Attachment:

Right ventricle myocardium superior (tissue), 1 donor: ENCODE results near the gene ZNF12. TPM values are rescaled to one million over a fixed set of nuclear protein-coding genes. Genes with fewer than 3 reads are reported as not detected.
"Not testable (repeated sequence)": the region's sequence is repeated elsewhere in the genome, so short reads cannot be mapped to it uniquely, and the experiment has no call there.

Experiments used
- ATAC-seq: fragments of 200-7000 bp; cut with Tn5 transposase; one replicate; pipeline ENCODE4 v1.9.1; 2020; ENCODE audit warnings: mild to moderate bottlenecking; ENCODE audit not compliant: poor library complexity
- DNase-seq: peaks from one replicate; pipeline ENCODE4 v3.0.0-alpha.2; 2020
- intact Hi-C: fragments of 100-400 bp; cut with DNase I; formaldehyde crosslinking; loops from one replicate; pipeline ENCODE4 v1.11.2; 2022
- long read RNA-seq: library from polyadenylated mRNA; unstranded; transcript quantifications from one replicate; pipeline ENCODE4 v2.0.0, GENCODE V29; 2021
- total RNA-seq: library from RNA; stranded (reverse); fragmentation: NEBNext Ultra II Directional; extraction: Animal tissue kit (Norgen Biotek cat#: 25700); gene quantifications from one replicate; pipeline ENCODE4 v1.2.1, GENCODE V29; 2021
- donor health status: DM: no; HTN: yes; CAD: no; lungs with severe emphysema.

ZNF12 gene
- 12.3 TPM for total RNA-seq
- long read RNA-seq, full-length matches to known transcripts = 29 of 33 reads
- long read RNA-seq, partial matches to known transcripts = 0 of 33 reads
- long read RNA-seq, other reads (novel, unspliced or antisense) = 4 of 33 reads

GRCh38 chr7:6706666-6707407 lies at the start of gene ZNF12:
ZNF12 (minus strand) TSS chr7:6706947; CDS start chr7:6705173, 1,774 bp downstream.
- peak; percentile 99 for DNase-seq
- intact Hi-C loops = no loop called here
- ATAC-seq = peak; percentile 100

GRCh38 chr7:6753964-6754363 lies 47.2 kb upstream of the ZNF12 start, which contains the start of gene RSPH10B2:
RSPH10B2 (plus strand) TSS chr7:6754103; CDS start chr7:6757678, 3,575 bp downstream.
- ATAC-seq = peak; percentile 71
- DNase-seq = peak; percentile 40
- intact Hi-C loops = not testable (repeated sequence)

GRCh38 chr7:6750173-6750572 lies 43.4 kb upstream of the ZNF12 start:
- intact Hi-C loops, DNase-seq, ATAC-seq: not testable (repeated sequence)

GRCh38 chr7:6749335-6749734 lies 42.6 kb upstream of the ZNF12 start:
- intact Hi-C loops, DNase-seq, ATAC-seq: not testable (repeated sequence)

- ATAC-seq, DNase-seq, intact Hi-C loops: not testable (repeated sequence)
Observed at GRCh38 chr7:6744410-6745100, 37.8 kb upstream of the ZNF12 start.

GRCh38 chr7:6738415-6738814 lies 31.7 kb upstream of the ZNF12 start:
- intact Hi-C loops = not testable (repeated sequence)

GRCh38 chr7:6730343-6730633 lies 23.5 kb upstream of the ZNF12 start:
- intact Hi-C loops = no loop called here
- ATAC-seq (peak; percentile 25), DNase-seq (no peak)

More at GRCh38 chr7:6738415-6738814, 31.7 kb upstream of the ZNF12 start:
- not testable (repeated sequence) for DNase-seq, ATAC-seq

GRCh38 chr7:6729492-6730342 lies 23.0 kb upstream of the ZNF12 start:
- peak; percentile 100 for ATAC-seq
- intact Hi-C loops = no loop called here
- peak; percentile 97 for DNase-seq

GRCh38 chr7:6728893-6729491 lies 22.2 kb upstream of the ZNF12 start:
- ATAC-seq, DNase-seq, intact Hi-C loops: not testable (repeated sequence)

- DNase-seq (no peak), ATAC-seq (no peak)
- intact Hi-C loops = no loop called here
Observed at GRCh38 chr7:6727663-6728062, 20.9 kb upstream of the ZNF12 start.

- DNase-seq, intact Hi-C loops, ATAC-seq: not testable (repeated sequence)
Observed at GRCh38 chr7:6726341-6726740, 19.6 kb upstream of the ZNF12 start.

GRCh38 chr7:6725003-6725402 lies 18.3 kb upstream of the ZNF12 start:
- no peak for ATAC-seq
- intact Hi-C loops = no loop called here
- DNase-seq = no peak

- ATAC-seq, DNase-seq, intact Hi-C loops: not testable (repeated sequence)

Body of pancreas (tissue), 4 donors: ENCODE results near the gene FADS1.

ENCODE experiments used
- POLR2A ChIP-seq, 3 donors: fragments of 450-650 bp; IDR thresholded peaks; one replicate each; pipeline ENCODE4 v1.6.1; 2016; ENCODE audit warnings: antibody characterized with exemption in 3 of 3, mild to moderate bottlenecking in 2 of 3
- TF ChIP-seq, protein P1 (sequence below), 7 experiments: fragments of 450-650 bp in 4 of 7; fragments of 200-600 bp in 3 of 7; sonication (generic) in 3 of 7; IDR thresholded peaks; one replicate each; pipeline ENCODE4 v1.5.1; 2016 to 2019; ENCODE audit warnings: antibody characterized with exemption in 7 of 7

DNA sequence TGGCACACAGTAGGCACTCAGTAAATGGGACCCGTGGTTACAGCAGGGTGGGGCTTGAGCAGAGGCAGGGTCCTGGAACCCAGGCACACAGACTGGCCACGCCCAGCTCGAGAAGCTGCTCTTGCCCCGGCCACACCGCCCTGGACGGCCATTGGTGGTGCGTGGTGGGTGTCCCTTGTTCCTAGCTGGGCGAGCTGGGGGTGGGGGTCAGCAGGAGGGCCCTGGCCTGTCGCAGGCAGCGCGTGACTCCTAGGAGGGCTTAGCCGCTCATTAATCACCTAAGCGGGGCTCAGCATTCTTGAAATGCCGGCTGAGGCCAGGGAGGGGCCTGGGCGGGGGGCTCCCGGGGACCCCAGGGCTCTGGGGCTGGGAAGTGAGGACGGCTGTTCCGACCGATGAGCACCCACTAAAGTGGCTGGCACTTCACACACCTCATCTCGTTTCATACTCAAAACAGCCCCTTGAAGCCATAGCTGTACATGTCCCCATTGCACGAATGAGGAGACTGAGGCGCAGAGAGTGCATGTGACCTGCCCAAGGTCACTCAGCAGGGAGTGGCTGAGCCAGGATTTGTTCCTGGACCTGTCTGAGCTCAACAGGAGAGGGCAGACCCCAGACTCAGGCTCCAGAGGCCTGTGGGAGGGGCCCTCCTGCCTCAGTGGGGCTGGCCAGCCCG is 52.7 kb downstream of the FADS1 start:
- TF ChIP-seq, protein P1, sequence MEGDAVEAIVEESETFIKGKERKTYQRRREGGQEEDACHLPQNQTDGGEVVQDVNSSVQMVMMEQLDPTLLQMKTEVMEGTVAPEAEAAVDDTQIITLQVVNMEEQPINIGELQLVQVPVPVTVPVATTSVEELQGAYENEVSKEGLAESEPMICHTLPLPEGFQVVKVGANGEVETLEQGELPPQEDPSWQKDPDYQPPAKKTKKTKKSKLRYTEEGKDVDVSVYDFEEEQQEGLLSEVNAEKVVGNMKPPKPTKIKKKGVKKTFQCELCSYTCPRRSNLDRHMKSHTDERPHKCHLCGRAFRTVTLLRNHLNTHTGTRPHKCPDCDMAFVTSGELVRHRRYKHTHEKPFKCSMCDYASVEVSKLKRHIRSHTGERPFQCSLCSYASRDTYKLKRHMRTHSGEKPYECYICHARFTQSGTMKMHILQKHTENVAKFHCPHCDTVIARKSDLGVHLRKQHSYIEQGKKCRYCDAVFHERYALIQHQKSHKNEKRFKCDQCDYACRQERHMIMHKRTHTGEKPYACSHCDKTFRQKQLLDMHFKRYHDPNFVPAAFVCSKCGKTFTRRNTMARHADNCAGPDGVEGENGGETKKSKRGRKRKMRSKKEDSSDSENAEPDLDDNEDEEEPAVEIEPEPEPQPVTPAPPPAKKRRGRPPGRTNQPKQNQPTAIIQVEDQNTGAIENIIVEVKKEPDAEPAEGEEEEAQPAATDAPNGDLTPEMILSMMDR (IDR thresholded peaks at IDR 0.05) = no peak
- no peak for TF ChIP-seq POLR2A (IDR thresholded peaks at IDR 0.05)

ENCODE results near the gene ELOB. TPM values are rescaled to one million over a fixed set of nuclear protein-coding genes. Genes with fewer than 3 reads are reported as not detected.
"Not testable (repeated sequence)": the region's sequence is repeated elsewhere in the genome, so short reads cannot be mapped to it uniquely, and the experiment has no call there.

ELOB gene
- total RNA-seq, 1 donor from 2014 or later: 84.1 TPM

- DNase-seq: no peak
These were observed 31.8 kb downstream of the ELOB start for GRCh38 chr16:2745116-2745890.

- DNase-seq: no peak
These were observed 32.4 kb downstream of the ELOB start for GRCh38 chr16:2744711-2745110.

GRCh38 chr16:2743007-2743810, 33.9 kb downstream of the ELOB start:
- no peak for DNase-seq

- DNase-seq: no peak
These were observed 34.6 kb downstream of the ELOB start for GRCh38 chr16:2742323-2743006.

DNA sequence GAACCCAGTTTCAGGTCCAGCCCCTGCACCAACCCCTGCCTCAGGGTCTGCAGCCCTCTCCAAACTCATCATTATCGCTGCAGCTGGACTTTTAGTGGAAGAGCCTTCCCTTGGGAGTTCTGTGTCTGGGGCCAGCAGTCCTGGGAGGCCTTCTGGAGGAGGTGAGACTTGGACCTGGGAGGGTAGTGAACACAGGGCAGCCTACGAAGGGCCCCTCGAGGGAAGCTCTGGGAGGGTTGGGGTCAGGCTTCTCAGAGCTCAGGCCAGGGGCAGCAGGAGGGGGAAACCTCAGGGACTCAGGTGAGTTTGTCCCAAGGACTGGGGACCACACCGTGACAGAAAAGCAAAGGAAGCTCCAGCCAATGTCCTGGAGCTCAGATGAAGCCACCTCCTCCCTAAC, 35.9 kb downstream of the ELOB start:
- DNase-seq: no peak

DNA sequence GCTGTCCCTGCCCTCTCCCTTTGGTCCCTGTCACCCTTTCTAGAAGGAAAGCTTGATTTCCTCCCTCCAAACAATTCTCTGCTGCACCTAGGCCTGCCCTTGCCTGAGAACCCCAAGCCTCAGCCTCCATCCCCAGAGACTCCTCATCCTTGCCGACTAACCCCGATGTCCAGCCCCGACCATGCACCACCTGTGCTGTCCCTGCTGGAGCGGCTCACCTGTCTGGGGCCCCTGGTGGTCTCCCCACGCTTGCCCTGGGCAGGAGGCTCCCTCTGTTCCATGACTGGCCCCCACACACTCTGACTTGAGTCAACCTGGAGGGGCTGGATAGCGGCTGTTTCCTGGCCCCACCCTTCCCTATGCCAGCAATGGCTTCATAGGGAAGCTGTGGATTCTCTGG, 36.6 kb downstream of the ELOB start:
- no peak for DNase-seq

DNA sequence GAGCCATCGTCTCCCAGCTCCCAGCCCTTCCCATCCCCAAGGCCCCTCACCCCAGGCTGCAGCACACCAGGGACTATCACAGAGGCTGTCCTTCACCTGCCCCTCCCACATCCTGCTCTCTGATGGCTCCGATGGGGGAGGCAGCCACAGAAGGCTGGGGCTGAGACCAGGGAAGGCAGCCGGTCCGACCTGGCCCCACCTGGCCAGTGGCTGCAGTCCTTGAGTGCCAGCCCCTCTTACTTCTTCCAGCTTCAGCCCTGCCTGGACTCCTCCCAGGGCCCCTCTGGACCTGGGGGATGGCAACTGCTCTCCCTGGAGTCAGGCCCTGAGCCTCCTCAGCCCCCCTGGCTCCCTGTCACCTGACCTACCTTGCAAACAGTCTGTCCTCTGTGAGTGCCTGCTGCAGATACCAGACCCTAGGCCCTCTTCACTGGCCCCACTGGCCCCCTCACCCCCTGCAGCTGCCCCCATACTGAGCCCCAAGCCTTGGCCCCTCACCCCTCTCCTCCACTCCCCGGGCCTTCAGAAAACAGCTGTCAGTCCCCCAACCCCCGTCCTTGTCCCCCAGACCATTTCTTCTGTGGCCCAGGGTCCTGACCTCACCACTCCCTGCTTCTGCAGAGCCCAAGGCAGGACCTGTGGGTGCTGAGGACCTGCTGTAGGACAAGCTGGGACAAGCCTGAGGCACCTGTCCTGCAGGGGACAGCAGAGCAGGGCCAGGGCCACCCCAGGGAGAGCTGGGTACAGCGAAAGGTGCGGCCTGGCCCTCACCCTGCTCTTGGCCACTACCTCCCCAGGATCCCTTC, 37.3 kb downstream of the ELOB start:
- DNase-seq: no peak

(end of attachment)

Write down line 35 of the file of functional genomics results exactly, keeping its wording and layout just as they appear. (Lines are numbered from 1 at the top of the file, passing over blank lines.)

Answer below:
- ATAC-seq (peak; percentile 25), DNase-seq (no peak)